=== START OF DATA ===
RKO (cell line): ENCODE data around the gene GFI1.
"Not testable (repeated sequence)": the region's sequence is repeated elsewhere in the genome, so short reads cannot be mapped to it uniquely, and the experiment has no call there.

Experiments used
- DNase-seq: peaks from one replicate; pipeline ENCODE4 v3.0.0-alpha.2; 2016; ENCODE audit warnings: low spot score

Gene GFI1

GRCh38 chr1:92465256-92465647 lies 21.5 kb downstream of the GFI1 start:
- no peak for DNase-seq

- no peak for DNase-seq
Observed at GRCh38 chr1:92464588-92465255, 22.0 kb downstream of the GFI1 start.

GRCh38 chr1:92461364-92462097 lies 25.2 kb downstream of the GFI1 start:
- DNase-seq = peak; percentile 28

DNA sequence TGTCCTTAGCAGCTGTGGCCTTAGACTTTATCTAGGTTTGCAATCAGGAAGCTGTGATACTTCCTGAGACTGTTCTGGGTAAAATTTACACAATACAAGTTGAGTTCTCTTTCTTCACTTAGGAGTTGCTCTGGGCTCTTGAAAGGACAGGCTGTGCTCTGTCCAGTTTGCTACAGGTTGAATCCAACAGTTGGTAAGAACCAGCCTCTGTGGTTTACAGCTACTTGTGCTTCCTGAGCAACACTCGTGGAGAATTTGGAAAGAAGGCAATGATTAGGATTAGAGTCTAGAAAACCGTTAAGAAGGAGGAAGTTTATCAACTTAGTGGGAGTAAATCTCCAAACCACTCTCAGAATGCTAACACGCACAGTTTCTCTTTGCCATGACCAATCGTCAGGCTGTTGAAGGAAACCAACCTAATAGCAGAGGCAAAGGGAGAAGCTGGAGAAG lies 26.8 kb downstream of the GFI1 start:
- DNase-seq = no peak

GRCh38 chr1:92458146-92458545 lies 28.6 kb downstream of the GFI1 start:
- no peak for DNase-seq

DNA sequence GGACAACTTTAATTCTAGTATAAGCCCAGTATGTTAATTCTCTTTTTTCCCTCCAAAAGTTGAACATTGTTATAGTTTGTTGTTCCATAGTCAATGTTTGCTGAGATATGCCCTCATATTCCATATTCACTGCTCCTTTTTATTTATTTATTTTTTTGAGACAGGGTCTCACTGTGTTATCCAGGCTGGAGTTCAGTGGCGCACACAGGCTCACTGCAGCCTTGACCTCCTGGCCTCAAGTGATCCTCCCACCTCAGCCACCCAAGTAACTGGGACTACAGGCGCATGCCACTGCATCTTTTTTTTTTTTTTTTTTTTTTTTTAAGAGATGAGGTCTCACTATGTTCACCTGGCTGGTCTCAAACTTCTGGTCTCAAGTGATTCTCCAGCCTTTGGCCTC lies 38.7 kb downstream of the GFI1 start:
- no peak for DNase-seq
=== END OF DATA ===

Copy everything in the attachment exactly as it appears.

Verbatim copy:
RKO (cell line): ENCODE data around the gene GFI1.
"Not testable (repeated sequence)": the region's sequence is repeated elsewhere in the genome, so short reads cannot be mapped to it uniquely, and the experiment has no call there.

Experiments used
- DNase-seq: peaks from one replicate; pipeline ENCODE4 v3.0.0-alpha.2; 2016; ENCODE audit warnings: low spot score

Gene GFI1

GRCh38 chr1:92465256-92465647 lies 21.5 kb downstream of the GFI1 start:
- no peak for DNase-seq

- no peak for DNase-seq
Observed at GRCh38 chr1:92464588-92465255, 22.0 kb downstream of the GFI1 start.

GRCh38 chr1:92461364-92462097 lies 25.2 kb downstream of the GFI1 start:
- DNase-seq = peak; percentile 28

DNA sequence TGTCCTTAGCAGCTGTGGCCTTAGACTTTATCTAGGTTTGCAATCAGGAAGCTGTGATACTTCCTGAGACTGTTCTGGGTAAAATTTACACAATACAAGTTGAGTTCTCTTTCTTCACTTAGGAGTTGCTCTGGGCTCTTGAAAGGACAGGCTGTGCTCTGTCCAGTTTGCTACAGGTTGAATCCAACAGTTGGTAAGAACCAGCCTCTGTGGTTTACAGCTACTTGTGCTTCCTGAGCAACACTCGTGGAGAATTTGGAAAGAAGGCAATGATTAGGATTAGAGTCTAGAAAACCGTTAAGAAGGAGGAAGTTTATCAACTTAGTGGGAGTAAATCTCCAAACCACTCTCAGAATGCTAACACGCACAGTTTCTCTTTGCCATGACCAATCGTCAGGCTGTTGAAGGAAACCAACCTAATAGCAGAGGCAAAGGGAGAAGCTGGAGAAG lies 26.8 kb downstream of the GFI1 start:
- DNase-seq = no peak

GRCh38 chr1:92458146-92458545 lies 28.6 kb downstream of the GFI1 start:
- no peak for DNase-seq

DNA sequence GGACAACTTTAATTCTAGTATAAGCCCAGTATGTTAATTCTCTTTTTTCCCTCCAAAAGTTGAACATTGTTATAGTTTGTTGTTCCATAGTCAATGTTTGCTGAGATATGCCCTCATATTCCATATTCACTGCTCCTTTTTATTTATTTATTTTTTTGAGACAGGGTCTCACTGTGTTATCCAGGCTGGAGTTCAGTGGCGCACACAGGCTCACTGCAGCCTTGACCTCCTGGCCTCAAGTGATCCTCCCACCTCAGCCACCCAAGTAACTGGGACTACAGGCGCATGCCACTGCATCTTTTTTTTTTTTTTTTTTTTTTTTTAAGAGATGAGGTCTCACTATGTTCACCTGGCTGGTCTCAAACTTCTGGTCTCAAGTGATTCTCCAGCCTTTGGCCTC lies 38.7 kb downstream of the GFI1 start:
- no peak for DNase-seq